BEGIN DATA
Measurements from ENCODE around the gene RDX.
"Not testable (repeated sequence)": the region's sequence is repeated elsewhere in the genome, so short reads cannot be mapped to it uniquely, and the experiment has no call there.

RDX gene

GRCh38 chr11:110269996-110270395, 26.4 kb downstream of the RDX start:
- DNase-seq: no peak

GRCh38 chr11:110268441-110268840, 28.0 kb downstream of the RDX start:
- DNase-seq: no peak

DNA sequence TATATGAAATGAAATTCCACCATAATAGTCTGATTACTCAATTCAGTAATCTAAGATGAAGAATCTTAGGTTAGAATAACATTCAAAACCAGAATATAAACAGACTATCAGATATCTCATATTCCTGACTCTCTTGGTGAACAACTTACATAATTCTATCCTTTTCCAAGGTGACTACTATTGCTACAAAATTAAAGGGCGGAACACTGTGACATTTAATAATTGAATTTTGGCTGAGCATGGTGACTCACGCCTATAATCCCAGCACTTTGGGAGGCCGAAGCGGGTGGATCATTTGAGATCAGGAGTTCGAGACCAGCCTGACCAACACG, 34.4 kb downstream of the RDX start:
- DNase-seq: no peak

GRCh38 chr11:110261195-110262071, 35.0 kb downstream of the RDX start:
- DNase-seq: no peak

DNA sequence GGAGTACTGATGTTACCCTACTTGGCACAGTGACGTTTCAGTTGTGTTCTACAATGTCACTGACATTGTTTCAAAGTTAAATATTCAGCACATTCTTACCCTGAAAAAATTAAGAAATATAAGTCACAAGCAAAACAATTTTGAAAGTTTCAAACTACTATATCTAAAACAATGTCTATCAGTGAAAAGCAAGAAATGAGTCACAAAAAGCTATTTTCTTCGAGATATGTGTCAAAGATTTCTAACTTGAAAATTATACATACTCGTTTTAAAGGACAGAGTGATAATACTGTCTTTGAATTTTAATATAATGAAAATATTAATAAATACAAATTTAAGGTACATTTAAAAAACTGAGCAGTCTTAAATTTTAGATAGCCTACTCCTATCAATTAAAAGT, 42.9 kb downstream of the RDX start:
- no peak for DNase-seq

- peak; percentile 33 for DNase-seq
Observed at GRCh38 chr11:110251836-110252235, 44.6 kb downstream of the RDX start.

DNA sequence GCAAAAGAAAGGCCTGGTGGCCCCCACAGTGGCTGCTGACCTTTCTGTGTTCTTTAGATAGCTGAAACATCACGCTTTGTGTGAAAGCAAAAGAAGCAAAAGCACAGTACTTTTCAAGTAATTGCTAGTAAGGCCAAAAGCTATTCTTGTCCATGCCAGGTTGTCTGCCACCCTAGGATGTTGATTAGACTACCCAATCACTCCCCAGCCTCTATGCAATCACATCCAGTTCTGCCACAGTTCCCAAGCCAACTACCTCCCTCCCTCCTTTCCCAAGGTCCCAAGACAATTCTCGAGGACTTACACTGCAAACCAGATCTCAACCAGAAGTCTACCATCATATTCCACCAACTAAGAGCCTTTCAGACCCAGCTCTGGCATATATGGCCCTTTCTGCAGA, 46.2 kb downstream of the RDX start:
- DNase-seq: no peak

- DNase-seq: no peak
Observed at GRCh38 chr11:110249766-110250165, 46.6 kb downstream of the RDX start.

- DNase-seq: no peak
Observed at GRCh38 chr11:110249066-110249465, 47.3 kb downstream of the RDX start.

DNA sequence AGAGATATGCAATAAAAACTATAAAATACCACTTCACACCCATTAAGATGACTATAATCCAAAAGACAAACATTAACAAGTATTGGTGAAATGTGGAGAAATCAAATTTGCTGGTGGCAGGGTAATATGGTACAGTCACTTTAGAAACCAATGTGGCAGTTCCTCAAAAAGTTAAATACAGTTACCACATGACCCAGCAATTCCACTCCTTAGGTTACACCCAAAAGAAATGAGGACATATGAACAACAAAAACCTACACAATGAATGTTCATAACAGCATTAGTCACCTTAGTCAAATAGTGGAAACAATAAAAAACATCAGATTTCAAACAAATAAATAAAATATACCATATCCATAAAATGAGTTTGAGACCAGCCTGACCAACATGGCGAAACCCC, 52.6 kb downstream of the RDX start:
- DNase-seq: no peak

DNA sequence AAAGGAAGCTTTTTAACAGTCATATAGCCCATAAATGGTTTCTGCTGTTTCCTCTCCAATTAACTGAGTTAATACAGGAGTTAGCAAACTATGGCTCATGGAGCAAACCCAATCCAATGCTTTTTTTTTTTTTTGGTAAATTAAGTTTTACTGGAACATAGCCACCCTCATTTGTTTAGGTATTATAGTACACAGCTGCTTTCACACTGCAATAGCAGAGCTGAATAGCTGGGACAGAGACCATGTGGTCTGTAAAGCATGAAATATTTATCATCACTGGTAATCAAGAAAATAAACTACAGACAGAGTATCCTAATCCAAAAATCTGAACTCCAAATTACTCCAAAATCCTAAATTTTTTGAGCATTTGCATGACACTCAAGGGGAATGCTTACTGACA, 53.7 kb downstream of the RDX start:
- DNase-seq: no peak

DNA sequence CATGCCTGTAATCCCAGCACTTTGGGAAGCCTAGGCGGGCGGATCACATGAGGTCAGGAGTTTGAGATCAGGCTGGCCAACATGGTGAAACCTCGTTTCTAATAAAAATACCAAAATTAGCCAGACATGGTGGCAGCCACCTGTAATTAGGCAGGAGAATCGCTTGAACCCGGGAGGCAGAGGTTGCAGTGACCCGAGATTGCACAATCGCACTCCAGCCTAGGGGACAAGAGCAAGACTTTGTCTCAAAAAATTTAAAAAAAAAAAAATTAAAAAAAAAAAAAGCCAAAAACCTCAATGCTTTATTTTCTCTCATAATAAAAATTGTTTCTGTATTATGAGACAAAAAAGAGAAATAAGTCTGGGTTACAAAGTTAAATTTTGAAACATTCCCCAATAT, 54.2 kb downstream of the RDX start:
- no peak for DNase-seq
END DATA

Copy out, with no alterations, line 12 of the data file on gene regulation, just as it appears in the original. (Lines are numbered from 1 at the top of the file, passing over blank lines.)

DNA sequence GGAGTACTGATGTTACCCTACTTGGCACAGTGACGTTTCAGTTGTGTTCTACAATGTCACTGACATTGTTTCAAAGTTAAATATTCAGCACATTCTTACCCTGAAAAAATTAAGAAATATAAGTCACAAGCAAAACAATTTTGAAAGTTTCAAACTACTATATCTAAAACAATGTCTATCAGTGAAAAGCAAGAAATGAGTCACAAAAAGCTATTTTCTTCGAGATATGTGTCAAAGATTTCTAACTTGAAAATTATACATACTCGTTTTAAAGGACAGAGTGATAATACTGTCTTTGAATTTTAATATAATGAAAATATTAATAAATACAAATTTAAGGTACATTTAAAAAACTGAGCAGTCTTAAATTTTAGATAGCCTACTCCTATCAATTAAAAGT, 42.9 kb downstream of the RDX start: